Bank of Japan To Stick In Negative Interest Rate Policy, Reversion Likely In April
By Staff Writer
Bank of Japan (BOJ) is unlikely to bring any major change in its latest monetary policy keeping promise of raising the monetary base by ¥80 trillion on an annual basis. The Japanese central bank also intends to keep applying negative rate of -0.1% in its upcoming monetary policy meeting on Tuesday.
Meanwhile, Shinzo Abe, the Japanese prime minister has distanced himself from the BOJ decision which has been proved unpopular with the public. Some officials close to the premier observe the distance as consequence of rift in relationship with BOJ Governor Haruhiko Kuroda. The Japanese central bank governor has apparently failed to lift Japan clear of two decades of deflation and stagnation through his radical stimulus measures, reports Reuters.
A government press relations officer has out-righted existence of such rift quoting chief cabinet secretary Yoshihide Suga. A BOJ spokesman has declined to make comment. However, a poor reaction to the bank's negative interest rate policy (NIRP) is expected to force the central bank to ease policy further most likely at the bank's next policy meeting in late April, reports Business Insider quoting Izumi Devalier, an economist at HSBC.
Through adopting NIRP in January, BOJ has aimed to pressurize financial institutions in lending or investing more rather than keeping the BOJ deposits. The move has been expected to boost the economy and allow yean to decline further. But NIRP has erased the revenues and profits earned by financial institutions on deposits in the current account which urges them to abstain from investing or lending, according to a report published in Econo Times.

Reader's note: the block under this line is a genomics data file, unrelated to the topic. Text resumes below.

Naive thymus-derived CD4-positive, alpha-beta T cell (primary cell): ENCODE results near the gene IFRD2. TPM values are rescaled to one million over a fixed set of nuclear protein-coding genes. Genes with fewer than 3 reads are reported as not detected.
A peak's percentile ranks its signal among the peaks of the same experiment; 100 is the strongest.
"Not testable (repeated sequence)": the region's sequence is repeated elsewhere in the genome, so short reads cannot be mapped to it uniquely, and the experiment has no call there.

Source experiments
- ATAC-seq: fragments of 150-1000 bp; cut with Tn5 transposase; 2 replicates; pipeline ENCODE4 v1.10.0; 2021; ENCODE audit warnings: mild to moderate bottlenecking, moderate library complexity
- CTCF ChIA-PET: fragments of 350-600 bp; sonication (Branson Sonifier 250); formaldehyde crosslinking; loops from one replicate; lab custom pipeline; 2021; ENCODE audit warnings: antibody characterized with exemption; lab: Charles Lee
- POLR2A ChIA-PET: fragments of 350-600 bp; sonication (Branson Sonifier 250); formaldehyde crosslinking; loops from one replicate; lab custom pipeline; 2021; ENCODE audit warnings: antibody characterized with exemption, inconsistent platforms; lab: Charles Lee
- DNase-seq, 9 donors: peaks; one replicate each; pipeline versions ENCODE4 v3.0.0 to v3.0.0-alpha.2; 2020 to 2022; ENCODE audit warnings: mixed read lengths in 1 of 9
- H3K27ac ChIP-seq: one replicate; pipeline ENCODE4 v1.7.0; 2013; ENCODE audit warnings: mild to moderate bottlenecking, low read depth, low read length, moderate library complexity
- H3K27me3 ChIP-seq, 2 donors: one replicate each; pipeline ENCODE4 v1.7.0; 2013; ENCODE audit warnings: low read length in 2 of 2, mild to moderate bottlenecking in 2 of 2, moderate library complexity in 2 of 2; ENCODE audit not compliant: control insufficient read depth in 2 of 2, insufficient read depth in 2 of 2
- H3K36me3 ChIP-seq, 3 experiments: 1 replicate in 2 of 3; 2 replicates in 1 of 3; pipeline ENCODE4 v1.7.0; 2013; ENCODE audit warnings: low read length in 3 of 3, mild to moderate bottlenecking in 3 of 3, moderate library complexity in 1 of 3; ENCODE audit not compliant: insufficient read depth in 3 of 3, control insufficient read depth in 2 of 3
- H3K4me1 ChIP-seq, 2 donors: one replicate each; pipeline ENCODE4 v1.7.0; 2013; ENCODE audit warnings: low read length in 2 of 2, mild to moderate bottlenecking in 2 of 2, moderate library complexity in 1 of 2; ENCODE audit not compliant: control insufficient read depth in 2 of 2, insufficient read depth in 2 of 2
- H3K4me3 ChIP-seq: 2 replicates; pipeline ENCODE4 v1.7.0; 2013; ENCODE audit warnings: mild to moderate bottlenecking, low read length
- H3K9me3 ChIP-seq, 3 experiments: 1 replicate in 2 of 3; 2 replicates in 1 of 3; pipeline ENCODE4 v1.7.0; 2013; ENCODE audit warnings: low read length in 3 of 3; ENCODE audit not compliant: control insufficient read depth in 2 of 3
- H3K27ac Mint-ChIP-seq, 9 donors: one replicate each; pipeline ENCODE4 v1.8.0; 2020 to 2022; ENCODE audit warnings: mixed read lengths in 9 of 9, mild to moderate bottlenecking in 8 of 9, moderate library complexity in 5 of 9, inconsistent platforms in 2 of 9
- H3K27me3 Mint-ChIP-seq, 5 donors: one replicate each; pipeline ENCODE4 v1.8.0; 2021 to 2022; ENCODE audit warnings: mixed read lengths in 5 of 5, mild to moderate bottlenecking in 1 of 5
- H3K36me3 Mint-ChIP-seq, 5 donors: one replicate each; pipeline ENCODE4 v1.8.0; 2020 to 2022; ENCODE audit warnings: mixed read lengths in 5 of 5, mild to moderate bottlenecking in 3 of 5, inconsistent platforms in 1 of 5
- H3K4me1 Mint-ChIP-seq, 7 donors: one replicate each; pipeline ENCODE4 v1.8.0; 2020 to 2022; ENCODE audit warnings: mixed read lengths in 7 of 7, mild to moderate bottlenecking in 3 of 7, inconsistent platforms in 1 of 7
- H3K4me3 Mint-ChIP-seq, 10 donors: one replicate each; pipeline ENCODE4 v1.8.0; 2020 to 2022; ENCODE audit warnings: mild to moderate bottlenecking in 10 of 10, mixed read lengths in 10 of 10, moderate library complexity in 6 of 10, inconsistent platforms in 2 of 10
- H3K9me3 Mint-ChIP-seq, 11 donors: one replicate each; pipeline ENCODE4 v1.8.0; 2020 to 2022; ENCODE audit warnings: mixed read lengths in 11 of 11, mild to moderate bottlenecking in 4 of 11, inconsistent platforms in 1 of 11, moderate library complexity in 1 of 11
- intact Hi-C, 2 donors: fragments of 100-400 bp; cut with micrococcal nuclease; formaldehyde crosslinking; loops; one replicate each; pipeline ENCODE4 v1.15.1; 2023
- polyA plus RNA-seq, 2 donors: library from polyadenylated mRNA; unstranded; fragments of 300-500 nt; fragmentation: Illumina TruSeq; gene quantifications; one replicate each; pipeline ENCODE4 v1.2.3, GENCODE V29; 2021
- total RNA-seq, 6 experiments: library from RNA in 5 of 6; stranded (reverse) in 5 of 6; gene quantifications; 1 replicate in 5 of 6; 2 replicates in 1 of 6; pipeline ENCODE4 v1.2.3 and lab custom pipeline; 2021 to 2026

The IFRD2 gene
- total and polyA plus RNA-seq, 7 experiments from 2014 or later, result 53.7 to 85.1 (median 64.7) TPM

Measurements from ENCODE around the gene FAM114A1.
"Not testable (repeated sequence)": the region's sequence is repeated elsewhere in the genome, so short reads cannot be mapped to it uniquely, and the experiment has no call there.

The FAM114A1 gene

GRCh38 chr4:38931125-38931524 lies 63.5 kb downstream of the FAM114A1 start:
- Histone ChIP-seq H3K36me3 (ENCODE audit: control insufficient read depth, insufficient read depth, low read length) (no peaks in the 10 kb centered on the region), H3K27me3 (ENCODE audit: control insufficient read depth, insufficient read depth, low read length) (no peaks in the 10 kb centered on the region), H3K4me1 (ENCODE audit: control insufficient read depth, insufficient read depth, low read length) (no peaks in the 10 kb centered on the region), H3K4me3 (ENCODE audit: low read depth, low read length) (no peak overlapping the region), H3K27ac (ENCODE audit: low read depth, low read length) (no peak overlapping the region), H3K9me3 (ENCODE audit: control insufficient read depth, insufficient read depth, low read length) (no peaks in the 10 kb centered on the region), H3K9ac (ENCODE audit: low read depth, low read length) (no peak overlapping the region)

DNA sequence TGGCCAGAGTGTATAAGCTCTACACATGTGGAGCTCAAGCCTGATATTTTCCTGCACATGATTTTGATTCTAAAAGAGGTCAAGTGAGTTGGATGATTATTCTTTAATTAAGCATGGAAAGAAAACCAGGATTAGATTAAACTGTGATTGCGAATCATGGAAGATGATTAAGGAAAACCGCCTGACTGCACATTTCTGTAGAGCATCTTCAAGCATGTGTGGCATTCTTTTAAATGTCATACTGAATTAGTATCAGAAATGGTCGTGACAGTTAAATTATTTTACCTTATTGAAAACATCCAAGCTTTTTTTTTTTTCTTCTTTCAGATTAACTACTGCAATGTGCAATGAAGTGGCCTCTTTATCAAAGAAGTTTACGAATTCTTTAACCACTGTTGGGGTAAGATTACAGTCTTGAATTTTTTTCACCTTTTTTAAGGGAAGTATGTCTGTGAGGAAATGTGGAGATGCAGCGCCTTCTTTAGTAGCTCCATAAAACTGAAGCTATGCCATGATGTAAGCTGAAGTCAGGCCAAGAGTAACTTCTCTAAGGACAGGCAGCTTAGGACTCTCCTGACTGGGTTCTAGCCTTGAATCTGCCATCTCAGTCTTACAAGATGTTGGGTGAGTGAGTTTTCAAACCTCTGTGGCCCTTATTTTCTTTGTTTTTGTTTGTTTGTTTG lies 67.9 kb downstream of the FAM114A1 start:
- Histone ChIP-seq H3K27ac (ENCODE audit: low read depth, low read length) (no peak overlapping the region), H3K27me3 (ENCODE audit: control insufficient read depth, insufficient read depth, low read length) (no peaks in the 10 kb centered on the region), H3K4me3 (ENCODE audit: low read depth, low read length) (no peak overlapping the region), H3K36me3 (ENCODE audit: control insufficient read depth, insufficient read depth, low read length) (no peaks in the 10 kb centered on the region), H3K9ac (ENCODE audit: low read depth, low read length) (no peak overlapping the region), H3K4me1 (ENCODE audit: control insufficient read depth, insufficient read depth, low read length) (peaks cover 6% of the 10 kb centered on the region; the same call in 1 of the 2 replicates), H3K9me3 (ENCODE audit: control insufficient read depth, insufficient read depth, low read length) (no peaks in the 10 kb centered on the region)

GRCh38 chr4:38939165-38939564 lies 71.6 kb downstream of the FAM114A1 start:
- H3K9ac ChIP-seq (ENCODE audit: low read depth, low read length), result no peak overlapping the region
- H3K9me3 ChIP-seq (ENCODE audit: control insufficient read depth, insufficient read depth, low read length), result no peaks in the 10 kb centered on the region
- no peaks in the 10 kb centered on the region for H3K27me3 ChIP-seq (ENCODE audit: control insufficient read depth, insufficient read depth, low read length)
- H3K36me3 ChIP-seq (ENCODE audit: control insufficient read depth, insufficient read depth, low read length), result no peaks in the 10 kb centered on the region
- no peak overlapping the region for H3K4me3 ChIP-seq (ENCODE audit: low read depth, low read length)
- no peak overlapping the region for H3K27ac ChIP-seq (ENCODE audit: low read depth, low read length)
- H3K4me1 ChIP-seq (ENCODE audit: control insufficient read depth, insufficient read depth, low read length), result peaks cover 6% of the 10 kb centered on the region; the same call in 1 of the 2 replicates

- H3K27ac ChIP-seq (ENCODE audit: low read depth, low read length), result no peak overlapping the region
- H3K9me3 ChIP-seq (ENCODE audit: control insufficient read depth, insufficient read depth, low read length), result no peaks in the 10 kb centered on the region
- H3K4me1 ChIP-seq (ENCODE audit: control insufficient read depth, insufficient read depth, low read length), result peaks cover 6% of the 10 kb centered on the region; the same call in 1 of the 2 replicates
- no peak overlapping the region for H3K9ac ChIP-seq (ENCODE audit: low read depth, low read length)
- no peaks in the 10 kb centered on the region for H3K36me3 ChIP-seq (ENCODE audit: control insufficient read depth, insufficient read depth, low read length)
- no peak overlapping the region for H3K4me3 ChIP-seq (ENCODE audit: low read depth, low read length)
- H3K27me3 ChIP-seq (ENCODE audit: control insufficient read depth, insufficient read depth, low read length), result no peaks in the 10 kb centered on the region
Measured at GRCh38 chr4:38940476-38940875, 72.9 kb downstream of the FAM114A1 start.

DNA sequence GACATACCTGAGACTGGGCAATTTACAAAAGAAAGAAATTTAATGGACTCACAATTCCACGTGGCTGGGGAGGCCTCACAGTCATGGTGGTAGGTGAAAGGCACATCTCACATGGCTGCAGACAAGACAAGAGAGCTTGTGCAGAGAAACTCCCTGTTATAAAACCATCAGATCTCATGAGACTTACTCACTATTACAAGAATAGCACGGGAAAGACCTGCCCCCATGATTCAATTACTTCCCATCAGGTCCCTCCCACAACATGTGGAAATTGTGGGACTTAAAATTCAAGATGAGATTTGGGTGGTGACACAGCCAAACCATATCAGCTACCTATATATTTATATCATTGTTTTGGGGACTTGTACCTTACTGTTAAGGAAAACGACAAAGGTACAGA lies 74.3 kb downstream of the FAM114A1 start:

The disappointing return from the market shocking policy is believed to leave little option but to revert to drip feed easing. Considering the confusion caused by the January move, BOJ won't be able to cut rate further, at least for the time being, cites Hideo Kumano, a former BOJ official, currently the chief economist for Dai-ichi Life Research Institute.
Instead, he has suggested BOJ to expand asset purchases through small installments. This may bring back the incremental approach.
Kuroda has delighted markets and silenced opponents through deploying a massive money printing program in April 2013, naming Quantitative and Qualitative Easing (QQE). In consequences, Tokyo stock market has been witnessed to soar while tumbling of yen has offered exporters a boost. QQE has also enabled Japanese growth and inflation to register a pulse.
The expansion of QQE, adopted in October 2014, has caused little boost to the market and Japanese economy has reportedly taken a step back for every forward step. However, the late January move has failed to reverse a rise in risk-aversion which has been hitting stocks and forcing the yen to appreciate value. But prior to that move, yen has been considered as a safe heaven for investment since long.
BOJ governor has apparently failed to lift up Japanese economy through his massive stimulus measures. Though the adopted policy has brought huge criticisms, but analysts don't presume for any major change in the monetary policy. However, Kuroda has been forecast to revert from NIRP during monetary committee's next meeting in April.